By Veronica Williams
Sunday, March 17, 2013.
“Beloved, let us love one another for love is of God; and everyone who loves is born of God and knows God.”(1 John 4:7)
The novel, Beloved by Toni Morrison recounts the black slave woman narrative. It is a novel which describes vividly the profound effects of slavery in the 18th and 19th century, and a novel which clearly illuminates the limited choices available to the central protagonist Sethe. I say this because the heroine of the novel attempts to murder all four of her children and is jailed for the murder of her one year old daughter Beloved. This horrendous act of infanticide is explained as the only way to ensure that her children do not experience the subjugation, exploitation, oppression and rape that she has experienced as a result of being a slave. A recurring theme throughout the novel Beloved is love, the love a mother has for her children and the love a woman has for her husband.
Additionally we are told of the love which Baby Sugg preaches to all who will listen to her, the love of mankind which is essentially the central premise of the Holy Bible. In the holy book we are taught to love our neighbours as ourselves.1 How then can Sethe’s act affirm what the scriptures teach us? Whilst she can rationalize her behaviour it is arguably not her choice to make. Proponents of ethics might further argue that there is moral ambiguity within the novel as it delineates a mother’s decision which is against God’s law. One of the Ten Commandments is that we shall not kill,2 thus whilst we might understand this irrational act we could not possibly condone it.
What we do in the name of love is something which deserves careful consideration. In the novel, Beloved we are introduced to the main protagonist who is haunted by the memories of the horrendous act she committed eighteen years ago. Sethe had initially lived at Sweet Home with her husband and children. As the novel progresses we learn that circumstances have changed and that a character known as schoolteacher takes over the running of the plantation/farm after the death of Mr Garner. Unlike the previous owner, schoolteacher is quite cruel in his treatment of the slaves, and consequently she decides to run away. Sethe was fully aware of her sexual vulnerability and in perpetual fear that any male might single her out to assault and victimize. In the light of this knowledge Sethe sends her children to her mother-in-law in Cincinnati; and plans to follow them shortly. However she is caught in the act, and is brutally raped and ferociously whipped by two white men, despite the fact that she is six months pregnant. Not deterred, in fact even more aware of the need to flee she escapes and is aided by a white woman en route. She finally reaches the safety of her mother-in-laws house known as 124.
Only she is not safe, as she is followed by schoolteacher who arrives with a slave catcher and the sheriff. The black woman was considered by law to be the property of her master and her daughters were also considered to be his property. Sethe tries to hide in the woodshed, but knows she will soon be discovered, and in an act of sheer desperation she tries to murder her children. Sethe’s behaviour defines what can be perceived as an extreme act of insanity, and yet the sexual exploitation of black slaves gives some insight as to why she believes this is her only option. The author, Toni Morrison, suggest that Sethe’s behaviour is ostensibly an act of love, which is meant to save her children from the horrific and de-humanising conditions of slavery. Thus we are presented with an act of infanticide which demonstrates the devastating effects of slavery, and which also highlights that a mother was left with no choice than to express her love for her children by attempting to murder them.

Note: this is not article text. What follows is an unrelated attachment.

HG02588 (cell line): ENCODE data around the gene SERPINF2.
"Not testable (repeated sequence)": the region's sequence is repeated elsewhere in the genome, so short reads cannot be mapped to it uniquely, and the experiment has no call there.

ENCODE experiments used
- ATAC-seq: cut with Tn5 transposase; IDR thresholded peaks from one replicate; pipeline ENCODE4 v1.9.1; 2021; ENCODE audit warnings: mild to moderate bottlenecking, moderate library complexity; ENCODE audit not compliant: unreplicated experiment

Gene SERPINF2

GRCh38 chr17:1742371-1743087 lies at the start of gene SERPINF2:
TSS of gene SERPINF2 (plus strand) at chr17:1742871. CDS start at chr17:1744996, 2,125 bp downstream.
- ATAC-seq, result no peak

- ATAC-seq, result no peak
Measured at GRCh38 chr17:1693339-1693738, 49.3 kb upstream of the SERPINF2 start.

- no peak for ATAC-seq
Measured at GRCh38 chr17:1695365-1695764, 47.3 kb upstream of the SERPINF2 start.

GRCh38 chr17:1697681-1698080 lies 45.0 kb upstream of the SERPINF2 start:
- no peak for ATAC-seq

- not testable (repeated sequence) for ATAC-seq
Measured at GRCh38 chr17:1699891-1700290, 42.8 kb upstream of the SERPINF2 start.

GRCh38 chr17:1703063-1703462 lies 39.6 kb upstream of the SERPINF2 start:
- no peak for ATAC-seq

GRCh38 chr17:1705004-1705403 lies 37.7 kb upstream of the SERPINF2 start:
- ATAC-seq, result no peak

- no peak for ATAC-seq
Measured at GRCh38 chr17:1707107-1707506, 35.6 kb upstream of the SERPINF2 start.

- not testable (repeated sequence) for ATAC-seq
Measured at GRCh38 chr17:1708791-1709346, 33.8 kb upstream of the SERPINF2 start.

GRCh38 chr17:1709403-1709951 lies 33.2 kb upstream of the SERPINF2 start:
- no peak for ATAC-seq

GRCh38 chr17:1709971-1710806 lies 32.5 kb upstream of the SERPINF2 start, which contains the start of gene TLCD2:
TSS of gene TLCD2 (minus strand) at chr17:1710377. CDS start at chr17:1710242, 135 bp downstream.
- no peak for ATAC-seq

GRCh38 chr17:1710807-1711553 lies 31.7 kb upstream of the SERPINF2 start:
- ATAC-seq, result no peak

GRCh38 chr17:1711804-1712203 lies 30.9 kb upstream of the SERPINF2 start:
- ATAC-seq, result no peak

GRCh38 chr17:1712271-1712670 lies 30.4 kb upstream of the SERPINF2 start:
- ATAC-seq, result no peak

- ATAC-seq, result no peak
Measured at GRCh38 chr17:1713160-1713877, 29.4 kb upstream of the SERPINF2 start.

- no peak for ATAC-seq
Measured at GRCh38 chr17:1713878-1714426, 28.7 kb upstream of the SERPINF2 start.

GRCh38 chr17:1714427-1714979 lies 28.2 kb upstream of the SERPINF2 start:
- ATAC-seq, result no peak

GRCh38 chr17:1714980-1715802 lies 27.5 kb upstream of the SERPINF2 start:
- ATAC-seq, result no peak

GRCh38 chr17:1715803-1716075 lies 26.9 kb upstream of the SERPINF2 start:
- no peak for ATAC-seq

The author purports that Sethe’s act is an aspect of sacrificial love, and that this mother’s motivation is primarily to alleviate the suffering of her children. Given that this is the case in what ways does the central protagonist achieve this? In taking the life of her child, and I take on board the mental anguish and torment that she suffers for years, I believe the heroine has played into the hands of her oppressors. It seems that she has no longer the ability to reason in a logical and rationale manner. We all know that things change with the passage of time; therefore arguably circumstances may have changed sufficiently so that her children may not have experienced the extremes of cruelty and de-humanising conditions as herself and fellow slaves. On the one hand the act can be seen as an unwillingness to comply and subjugate herself to her slave master, while on the other hand she becomes the stereotype of the savage and sub-human as characterized by her oppressor.
As the novel unfolds the eponymous heroine of the novel appears from the water. The image of water is very mush associated with this character that is presented as the spirit of the dead baby. It is as if Beloved has come back to seek vengeance on the mother who gave her up in such a horrific manner. Sethe and Beloved engage in a bizarre relationship in which the mother tries to appease the embodiment of her dead child. It is a relationship in which Sethe tries to atone and certainly seeks forgiveness from Beloved. I never quite get the impression that this is achieved and it is the community who join together to exorcise the malevolent spirit before it does untold harm. At the end of the novel Beloved is pregnant, and she leaves the house never to return. Peace is restored and the sense of displacement and alienation is no longer an aspect in the lives of those who live at 124.